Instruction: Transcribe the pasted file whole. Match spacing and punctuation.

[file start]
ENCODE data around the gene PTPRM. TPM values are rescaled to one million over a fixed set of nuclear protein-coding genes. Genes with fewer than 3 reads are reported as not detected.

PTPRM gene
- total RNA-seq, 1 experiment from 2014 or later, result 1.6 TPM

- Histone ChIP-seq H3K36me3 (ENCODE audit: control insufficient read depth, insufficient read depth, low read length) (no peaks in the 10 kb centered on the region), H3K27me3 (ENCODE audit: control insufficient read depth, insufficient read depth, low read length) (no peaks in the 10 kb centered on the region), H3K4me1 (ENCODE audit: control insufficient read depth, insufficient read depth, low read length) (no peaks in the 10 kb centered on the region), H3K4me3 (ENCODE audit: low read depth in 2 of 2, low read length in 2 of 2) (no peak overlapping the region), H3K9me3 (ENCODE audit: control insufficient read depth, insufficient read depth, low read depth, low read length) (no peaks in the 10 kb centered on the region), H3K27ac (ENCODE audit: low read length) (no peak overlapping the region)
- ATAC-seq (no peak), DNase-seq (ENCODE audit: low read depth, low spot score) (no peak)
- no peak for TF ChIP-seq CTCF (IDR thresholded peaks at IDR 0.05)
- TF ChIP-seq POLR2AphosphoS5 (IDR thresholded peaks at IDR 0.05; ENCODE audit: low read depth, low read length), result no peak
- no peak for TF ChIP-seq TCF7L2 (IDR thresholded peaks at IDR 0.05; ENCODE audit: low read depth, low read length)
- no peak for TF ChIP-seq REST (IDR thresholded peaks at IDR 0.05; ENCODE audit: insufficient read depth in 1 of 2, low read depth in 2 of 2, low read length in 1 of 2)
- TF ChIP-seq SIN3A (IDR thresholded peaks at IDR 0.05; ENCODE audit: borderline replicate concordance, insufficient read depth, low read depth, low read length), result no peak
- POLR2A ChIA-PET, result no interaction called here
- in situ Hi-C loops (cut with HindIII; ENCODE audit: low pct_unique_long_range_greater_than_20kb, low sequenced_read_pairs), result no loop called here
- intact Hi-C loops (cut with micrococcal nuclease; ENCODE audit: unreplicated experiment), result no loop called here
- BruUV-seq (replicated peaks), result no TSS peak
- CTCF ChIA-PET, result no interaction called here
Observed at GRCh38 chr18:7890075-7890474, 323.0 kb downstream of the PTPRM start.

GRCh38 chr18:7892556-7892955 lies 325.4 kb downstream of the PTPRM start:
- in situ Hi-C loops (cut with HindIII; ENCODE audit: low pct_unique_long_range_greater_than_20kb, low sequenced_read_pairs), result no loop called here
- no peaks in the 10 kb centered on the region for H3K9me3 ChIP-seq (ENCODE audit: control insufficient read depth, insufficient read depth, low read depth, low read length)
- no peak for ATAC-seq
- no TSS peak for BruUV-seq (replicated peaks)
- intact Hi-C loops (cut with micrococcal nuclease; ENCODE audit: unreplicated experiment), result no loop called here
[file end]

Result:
ENCODE data around the gene PTPRM. TPM values are rescaled to one million over a fixed set of nuclear protein-coding genes. Genes with fewer than 3 reads are reported as not detected.

PTPRM gene
- total RNA-seq, 1 experiment from 2014 or later, result 1.6 TPM

- Histone ChIP-seq H3K36me3 (ENCODE audit: control insufficient read depth, insufficient read depth, low read length) (no peaks in the 10 kb centered on the region), H3K27me3 (ENCODE audit: control insufficient read depth, insufficient read depth, low read length) (no peaks in the 10 kb centered on the region), H3K4me1 (ENCODE audit: control insufficient read depth, insufficient read depth, low read length) (no peaks in the 10 kb centered on the region), H3K4me3 (ENCODE audit: low read depth in 2 of 2, low read length in 2 of 2) (no peak overlapping the region), H3K9me3 (ENCODE audit: control insufficient read depth, insufficient read depth, low read depth, low read length) (no peaks in the 10 kb centered on the region), H3K27ac (ENCODE audit: low read length) (no peak overlapping the region)
- ATAC-seq (no peak), DNase-seq (ENCODE audit: low read depth, low spot score) (no peak)
- no peak for TF ChIP-seq CTCF (IDR thresholded peaks at IDR 0.05)
- TF ChIP-seq POLR2AphosphoS5 (IDR thresholded peaks at IDR 0.05; ENCODE audit: low read depth, low read length), result no peak
- no peak for TF ChIP-seq TCF7L2 (IDR thresholded peaks at IDR 0.05; ENCODE audit: low read depth, low read length)
- no peak for TF ChIP-seq REST (IDR thresholded peaks at IDR 0.05; ENCODE audit: insufficient read depth in 1 of 2, low read depth in 2 of 2, low read length in 1 of 2)
- TF ChIP-seq SIN3A (IDR thresholded peaks at IDR 0.05; ENCODE audit: borderline replicate concordance, insufficient read depth, low read depth, low read length), result no peak
- POLR2A ChIA-PET, result no interaction called here
- in situ Hi-C loops (cut with HindIII; ENCODE audit: low pct_unique_long_range_greater_than_20kb, low sequenced_read_pairs), result no loop called here
- intact Hi-C loops (cut with micrococcal nuclease; ENCODE audit: unreplicated experiment), result no loop called here
- BruUV-seq (replicated peaks), result no TSS peak
- CTCF ChIA-PET, result no interaction called here
Observed at GRCh38 chr18:7890075-7890474, 323.0 kb downstream of the PTPRM start.

GRCh38 chr18:7892556-7892955 lies 325.4 kb downstream of the PTPRM start:
- in situ Hi-C loops (cut with HindIII; ENCODE audit: low pct_unique_long_range_greater_than_20kb, low sequenced_read_pairs), result no loop called here
- no peaks in the 10 kb centered on the region for H3K9me3 ChIP-seq (ENCODE audit: control insufficient read depth, insufficient read depth, low read depth, low read length)
- no peak for ATAC-seq
- no TSS peak for BruUV-seq (replicated peaks)
- intact Hi-C loops (cut with micrococcal nuclease; ENCODE audit: unreplicated experiment), result no loop called here